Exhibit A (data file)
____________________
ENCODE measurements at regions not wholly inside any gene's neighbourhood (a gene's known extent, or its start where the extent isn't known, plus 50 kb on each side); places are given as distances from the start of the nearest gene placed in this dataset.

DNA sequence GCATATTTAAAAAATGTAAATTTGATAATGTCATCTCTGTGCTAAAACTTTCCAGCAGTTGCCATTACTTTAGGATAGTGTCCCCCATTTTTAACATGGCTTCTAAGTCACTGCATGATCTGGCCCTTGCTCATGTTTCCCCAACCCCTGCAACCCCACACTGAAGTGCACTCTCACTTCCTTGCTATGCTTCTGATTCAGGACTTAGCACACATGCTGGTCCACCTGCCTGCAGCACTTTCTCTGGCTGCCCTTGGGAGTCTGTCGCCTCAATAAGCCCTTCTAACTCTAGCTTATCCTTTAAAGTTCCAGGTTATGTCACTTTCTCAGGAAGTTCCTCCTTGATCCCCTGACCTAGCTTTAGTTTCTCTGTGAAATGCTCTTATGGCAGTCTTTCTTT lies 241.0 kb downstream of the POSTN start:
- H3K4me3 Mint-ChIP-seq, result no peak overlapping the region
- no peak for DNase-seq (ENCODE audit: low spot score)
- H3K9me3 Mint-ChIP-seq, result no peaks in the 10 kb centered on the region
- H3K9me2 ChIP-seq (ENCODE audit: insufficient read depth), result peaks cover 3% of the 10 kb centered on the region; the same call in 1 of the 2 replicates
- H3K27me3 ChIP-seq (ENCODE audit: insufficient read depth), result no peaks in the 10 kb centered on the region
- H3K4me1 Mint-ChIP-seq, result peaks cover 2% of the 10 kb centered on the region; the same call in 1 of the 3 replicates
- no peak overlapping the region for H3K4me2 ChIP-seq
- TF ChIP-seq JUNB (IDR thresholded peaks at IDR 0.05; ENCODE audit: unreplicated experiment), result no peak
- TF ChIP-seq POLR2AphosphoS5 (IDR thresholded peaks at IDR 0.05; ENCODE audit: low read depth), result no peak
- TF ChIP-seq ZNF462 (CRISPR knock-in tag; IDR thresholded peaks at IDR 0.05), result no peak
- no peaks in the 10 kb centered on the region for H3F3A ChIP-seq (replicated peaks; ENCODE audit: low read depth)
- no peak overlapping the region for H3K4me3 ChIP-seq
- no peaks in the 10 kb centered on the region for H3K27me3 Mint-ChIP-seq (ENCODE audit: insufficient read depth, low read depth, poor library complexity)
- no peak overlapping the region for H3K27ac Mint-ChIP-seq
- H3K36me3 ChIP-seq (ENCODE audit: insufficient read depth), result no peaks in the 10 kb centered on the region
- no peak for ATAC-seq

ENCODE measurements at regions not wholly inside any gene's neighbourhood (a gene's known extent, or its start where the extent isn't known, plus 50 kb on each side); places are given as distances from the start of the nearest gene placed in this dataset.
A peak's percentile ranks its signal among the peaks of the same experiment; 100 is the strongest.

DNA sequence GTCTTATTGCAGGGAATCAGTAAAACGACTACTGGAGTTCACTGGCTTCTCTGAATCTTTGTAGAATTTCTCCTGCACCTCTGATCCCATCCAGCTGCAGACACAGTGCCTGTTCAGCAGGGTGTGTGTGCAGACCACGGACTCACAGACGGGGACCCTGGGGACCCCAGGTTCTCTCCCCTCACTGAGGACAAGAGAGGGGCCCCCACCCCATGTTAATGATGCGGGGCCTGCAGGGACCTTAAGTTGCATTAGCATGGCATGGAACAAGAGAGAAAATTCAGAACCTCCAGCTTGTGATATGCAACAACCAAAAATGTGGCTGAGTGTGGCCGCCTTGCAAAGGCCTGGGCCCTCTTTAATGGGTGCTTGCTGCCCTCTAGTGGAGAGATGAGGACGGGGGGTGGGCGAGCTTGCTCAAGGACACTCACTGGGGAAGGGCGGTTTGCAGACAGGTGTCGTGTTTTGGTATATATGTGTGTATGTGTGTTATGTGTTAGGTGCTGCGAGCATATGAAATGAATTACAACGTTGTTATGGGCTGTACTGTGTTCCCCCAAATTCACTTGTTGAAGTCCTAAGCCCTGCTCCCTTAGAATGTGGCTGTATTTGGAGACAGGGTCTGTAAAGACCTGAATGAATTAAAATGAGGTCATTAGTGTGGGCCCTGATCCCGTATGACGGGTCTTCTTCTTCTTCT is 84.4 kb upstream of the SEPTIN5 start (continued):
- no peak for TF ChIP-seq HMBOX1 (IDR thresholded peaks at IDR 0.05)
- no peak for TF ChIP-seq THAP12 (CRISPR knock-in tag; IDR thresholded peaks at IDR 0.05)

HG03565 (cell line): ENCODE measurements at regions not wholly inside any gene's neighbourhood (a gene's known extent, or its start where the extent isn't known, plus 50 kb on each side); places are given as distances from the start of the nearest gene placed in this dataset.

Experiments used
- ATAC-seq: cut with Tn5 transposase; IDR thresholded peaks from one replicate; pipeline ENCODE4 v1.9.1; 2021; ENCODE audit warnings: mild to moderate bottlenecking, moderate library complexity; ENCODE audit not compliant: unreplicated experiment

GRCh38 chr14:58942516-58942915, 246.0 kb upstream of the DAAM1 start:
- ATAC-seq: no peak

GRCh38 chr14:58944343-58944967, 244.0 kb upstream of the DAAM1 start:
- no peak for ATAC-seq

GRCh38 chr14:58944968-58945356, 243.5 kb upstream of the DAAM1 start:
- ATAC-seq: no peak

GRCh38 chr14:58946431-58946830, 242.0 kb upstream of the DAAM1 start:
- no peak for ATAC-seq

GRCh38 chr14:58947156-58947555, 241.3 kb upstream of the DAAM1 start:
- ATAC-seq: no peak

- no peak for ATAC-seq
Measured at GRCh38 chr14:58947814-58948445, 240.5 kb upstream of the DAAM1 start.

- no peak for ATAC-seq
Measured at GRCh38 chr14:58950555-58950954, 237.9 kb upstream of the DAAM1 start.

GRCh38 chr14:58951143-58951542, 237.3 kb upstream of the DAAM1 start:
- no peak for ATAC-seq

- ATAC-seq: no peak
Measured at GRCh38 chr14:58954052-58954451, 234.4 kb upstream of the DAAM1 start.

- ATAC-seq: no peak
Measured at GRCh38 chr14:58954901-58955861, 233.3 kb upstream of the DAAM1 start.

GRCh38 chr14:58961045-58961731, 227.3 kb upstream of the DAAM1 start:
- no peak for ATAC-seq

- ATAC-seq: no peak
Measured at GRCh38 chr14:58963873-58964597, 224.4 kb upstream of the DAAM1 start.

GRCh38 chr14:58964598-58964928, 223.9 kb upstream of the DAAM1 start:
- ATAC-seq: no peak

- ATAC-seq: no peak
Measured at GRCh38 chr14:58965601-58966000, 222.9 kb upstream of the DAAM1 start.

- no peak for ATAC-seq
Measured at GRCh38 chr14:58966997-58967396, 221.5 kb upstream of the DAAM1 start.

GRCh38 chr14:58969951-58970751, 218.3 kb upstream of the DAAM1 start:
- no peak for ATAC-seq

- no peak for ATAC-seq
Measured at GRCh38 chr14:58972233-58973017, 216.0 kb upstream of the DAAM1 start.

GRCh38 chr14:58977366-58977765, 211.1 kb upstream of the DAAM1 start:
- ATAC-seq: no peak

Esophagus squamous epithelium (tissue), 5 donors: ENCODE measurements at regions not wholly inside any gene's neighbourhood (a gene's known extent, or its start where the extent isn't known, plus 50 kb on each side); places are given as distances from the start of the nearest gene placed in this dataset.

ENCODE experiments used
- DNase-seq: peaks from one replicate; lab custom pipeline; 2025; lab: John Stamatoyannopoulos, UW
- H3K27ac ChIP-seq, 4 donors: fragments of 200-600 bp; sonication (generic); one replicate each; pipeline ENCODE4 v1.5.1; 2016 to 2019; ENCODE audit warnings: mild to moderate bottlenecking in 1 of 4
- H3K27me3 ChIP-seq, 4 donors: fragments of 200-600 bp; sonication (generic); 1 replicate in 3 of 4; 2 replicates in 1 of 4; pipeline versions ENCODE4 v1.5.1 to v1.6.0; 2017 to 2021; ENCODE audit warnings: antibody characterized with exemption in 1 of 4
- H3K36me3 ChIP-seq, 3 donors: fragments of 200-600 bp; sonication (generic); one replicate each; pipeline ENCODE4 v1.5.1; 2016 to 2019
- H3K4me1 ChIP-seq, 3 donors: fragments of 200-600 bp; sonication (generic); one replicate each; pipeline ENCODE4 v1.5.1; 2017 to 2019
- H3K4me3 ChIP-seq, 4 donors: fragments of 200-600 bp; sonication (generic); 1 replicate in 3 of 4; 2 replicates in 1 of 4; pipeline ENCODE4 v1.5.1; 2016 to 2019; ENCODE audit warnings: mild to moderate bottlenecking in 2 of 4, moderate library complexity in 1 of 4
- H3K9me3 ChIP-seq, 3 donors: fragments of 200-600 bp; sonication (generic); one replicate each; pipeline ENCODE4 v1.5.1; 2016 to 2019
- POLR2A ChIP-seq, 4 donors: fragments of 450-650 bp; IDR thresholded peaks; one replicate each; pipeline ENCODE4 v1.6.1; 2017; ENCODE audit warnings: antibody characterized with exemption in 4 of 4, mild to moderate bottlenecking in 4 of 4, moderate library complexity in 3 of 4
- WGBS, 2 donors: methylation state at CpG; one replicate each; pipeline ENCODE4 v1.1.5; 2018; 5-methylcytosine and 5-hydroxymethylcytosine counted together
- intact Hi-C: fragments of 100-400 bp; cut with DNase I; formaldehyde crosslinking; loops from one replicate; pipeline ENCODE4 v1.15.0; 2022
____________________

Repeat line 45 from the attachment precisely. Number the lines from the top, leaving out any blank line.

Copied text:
- ATAC-seq: no peak